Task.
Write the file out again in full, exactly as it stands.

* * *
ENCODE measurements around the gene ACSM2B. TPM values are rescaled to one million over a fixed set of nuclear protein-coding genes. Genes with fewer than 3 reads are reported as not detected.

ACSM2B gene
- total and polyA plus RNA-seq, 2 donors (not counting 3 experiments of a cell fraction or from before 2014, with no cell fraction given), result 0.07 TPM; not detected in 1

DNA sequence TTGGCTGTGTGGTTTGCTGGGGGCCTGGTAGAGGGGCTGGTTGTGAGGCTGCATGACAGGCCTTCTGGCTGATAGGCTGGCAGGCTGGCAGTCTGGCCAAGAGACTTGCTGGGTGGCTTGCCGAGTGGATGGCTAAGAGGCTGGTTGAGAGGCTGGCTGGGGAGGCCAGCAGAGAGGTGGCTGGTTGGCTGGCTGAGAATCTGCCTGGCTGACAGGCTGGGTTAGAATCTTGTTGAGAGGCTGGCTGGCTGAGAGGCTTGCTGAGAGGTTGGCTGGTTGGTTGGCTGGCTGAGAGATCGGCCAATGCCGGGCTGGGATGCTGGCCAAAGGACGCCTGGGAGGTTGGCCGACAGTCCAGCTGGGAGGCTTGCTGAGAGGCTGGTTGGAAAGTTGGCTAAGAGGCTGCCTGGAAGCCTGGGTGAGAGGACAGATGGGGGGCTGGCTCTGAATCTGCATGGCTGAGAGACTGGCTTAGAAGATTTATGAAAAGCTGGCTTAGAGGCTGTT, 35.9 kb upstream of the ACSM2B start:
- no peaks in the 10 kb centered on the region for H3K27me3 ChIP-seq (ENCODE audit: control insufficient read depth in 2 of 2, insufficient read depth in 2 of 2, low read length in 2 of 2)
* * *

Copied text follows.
ENCODE measurements around the gene ACSM2B. TPM values are rescaled to one million over a fixed set of nuclear protein-coding genes. Genes with fewer than 3 reads are reported as not detected.

ACSM2B gene
- total and polyA plus RNA-seq, 2 donors (not counting 3 experiments of a cell fraction or from before 2014, with no cell fraction given), result 0.07 TPM; not detected in 1

DNA sequence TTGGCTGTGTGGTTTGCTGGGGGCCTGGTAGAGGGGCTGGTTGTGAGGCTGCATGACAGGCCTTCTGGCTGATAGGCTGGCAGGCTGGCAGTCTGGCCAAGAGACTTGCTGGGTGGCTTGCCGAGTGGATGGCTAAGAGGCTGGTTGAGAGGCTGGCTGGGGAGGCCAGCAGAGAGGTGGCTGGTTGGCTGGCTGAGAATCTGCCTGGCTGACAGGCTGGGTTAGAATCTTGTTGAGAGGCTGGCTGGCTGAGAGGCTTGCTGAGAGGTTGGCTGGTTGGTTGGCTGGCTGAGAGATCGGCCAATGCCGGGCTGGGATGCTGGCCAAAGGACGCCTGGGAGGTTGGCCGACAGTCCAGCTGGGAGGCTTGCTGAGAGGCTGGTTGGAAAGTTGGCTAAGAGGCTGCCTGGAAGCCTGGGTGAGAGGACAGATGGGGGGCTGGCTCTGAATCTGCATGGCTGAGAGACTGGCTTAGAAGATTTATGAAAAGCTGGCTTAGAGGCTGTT, 35.9 kb upstream of the ACSM2B start:
- no peaks in the 10 kb centered on the region for H3K27me3 ChIP-seq (ENCODE audit: control insufficient read depth in 2 of 2, insufficient read depth in 2 of 2, low read length in 2 of 2)